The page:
Microsoft: It's OK to downgrade Vista to XP

Microsoft seems to have finally admitted that few businesses are boarding the Windows Vista bus

Microsoft is doing the unthinkable: it's enabling Windows Vista haters to downgrade to Windows XP. Microsoft isn't actively promoting the offering, but has clearly conceded that some customers need to have XP. It's offering purchasers of business-orientated laptops with Vista Business or Ultimate editions installed the chance to get hold of a recovery disc containing the older OS.

Dell announced earlier in the year that it was to retain Windows XP Professional as a build-to-order option. On its website machines don't have a Windows Vista symbol hanging over them, but a 'Windows XP optional' logo.

Windows XP Recovery CD

A posting on etailer Dabs' site talks up the opportunity with Sony's Vaio range: "If you're not ready for Vista, you can downgrade to Windows XP without affecting your Sony Vaio warranty and switch back to Vista at any time."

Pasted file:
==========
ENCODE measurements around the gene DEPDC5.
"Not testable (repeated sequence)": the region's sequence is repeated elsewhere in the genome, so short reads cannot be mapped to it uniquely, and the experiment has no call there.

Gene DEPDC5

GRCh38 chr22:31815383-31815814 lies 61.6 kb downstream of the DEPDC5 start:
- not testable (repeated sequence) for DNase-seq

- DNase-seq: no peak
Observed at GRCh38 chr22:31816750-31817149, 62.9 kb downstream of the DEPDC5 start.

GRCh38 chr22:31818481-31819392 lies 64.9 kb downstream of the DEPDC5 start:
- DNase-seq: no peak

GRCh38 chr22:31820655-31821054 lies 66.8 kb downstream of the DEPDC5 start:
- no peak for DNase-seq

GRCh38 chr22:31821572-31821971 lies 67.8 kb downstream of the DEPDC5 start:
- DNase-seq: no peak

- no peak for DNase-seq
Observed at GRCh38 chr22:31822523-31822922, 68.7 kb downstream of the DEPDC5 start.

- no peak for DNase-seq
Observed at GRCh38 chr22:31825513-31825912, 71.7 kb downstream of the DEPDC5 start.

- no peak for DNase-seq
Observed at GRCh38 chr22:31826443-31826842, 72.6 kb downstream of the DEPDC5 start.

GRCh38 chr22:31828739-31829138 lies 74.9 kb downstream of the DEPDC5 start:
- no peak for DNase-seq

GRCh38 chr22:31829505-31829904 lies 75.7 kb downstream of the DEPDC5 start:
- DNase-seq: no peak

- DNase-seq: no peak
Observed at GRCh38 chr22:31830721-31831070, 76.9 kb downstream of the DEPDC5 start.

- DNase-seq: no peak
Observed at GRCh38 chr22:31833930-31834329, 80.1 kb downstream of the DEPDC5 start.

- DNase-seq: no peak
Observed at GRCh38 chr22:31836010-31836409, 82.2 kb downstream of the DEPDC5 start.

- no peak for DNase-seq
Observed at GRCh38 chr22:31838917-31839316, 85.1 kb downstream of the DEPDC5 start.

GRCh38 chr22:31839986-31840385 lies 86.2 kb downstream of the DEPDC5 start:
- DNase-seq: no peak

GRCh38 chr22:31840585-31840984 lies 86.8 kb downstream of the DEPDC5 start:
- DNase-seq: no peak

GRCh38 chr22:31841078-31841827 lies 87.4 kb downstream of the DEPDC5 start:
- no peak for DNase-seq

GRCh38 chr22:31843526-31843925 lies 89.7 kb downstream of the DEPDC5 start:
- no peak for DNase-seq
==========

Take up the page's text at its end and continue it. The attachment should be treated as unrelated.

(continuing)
And business stalwart the IBM ThinkPad doesn't miss out. Parent Lenovo has a whole webpage dedicated to the scheme: "For a limited time only Lenovo customers who have Windows Vista Business or Ultimate installed on their machines will have the chance to purchase a Windows XP Recovery CD."

That means you'll have to do the work yourself, mind you, as well as buy the Windows XP disc separately. Yet it does offer businesses and other Windows Vista adversaries a way out of the Vista quagmire.

Business-oriented etailer sites such as PC World Business still remain relatively Vista-free zones.


Dan (Twitter, Google+) is TechRadar's Former Deputy Editor and is now in charge at our sister site Covering all things computing, internet and mobile he's a seasoned regular at major tech shows such as CES, IFA and Mobile World Congress. Dan has also been a tech expert for many outlets including BBC Radio 4, 5Live and the World Service, The Sun and ITV News.